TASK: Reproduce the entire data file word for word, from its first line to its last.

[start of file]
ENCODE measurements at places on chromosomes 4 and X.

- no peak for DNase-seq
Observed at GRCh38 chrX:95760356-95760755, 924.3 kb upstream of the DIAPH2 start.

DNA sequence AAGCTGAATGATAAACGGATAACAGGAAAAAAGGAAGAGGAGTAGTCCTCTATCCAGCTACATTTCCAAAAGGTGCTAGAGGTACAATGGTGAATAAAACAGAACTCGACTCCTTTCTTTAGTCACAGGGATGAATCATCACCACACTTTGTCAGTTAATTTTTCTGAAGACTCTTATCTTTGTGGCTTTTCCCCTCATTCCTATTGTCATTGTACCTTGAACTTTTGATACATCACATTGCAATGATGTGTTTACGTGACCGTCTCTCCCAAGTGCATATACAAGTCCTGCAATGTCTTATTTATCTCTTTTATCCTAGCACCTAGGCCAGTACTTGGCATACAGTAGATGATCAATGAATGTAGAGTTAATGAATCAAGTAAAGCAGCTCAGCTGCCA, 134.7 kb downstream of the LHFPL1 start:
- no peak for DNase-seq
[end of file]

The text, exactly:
ENCODE measurements at places on chromosomes 4 and X.

- no peak for DNase-seq
Observed at GRCh38 chrX:95760356-95760755, 924.3 kb upstream of the DIAPH2 start.

DNA sequence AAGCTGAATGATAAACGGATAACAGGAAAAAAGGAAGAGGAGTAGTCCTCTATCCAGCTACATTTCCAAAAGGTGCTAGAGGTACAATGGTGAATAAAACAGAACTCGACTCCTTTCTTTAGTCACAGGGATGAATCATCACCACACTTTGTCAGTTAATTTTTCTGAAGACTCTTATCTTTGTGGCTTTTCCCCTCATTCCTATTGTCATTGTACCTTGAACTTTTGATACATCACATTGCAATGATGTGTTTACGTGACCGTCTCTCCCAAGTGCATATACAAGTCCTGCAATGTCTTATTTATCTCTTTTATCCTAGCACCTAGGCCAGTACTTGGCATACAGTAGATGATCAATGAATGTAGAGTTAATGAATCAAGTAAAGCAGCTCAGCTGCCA, 134.7 kb downstream of the LHFPL1 start:
- no peak for DNase-seq